With a criminal defense attorney, you can protect your rights by understanding what defense strategies are available to you in your case. Criminal defense lawyers have the knowledge and skills necessary to fight for your freedom and work with all the resources that are essential to a successful defense.
If you have been accused of a crime, you need to contact a criminal defense attorney. Criminal defense attorneys provide legal advice and representation during your criminal case. It can also help you get a fair trial by investigating the case against you and preparing a strong defense.
What Can I Do If I Am Charged With a Crime?
If you have been charged with a crime, you need to know what to do. Here are some tips:
- Talk To A Criminal Defense Attorney. It can help you understand your rights and options. He or she can also help figure out if the charges against you are valid.
- Get A Lawyer Immediately. If you are arrested, don’t wait to get a lawyer. You may not be able to talk to the police without an attorney present, and you could be in danger if you do so.
- Cooperate With The Police If You Are Asked To Do So. If the police ask you questions or make requests of you, like giving your name and address, comply as well as possible. This will help avoid getting into more trouble later on down the line.
- Don’t Speak To The Media About Your Charges Unless You Are Ordered To By The Court Or Your Lawyer. It is important not to speak publicly about your case until it has been determined by a court that it is appropriate to do so (or unless your lawyer tells you otherwise). Doing so could harm your case or lead to additional charges being filed against you.
Types of Crimes
There are a variety of crimes that can be prosecuted in court, but which one is right for you?
The following are some of the most common types of crimes:
-Criminal trespass: trespassing on somebody’s property without their permission.
-Larceny: taking something that does not belong to you with the intent to keep it.
-DUI: driving under the influence of alcohol or drugs.
-Pet it larceny: stealing items worth less than $500.
-Murder: the intentional killing of another person.
-arson: setting fire to someone else’s property with the intent to destroy it.
Getting an Attorney
If you have been charged with a crime, you should immediately seek the help of an attorney.
Here are some things to consider when choosing an attorney:
- Cost: The cost of an attorney will vary depending on the particular case and the lawyer’s experience. However, it is important to keep in mind that hiring an expensive attorney does not guarantee better results.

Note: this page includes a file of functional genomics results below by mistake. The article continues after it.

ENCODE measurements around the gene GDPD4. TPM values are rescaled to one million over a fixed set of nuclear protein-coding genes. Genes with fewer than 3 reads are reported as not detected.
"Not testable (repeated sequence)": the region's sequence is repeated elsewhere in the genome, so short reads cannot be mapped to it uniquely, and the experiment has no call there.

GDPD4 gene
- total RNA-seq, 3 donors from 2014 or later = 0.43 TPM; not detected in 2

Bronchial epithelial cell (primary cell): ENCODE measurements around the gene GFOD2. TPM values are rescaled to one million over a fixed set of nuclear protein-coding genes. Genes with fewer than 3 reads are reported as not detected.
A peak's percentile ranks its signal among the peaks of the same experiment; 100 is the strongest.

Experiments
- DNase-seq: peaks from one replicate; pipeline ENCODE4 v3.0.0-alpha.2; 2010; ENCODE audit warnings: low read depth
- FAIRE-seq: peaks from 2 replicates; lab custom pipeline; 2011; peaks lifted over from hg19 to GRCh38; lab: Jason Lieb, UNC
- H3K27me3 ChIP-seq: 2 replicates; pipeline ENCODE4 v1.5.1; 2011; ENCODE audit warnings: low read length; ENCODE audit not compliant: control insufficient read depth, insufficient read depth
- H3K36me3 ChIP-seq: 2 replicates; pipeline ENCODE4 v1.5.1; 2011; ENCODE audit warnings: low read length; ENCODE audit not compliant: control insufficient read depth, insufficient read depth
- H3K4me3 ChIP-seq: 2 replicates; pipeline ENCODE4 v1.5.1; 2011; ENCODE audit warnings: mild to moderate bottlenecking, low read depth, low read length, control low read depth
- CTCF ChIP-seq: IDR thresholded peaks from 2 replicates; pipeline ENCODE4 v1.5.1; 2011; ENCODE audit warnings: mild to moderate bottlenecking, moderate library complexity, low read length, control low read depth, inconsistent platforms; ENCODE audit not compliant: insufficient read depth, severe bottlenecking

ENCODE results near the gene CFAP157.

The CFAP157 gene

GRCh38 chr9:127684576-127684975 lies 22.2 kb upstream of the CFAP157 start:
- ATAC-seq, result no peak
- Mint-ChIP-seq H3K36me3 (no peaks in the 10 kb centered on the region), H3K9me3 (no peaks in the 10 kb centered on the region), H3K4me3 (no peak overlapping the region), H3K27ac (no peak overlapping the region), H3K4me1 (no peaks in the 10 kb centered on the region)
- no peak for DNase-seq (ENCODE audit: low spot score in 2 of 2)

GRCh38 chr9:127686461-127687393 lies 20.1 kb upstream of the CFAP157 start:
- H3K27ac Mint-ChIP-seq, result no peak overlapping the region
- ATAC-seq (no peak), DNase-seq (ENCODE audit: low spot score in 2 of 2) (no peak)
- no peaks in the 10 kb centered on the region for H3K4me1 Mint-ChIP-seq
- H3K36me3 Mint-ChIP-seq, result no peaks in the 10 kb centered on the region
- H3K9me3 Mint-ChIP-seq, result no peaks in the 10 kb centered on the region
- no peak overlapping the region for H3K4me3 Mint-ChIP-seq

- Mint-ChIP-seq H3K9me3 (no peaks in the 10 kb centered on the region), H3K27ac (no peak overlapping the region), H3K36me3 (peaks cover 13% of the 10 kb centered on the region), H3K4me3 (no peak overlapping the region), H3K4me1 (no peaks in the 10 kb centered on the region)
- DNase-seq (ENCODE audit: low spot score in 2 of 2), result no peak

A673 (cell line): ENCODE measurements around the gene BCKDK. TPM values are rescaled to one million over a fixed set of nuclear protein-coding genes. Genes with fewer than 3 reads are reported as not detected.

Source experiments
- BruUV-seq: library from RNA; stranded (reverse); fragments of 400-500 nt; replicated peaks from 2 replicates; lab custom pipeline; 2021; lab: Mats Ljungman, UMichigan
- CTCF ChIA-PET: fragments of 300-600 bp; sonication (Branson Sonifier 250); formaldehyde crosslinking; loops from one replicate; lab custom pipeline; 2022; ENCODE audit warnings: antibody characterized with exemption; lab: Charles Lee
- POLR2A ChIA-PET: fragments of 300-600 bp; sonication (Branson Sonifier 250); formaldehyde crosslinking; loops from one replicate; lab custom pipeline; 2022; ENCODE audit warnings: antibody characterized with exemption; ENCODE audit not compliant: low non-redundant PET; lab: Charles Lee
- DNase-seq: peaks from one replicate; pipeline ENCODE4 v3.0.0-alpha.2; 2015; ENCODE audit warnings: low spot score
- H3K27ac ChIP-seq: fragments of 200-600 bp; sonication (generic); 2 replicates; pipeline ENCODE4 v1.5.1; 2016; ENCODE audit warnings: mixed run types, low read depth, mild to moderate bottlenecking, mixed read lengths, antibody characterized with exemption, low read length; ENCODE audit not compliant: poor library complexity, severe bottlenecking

- Skills: Before selecting an attorney, make sure that they have experience defending criminal cases. Lawyers who specialize in criminal law are usually more skilled at providing effective defense strategies than attorneys who practice general litigation.
- Availability: Your chosen attorney should be available to answer your questions and provide assistance during your criminal case. Make sure to choose an attorney who is responsive and accommodating to your needs.
- Professionalism: When selecting an attorney, be sure to evaluate their professional attitude and demeanor. Do they seem interested in helping you achieve a favorable outcome in your case? Are they personable and easy to communicate with?
Legal Limitations After Conviction
There are a number of legal limitations that can apply to criminal convictions after the fact. Some of these limitations may be permanent, while others may only apply during certain periods of time after a conviction.
One limitation that applies to all criminal convictions is the statute of limitations. This limit refers to the amount of time that has passed since the alleged crime was committed, and it varies depending on the type of crime involved. For some crimes, such as homicide, the statute of limitations is set at 10 years. For other crimes, such as rape or robbery, the statute of limitations is generally three years from the date of the offense.
If you have been convicted of a criminal offense after the fact, you may also be subject to other legal limitations that apply only during certain periods after a conviction. These periods typically occur immediately after a conviction (known as “dispositional justice”), and again several years later (known as “restitution”). During both periods, you may not be able to legally work in certain occupations or hold certain positions in society. You may also be ineligible for Government benefits or loans.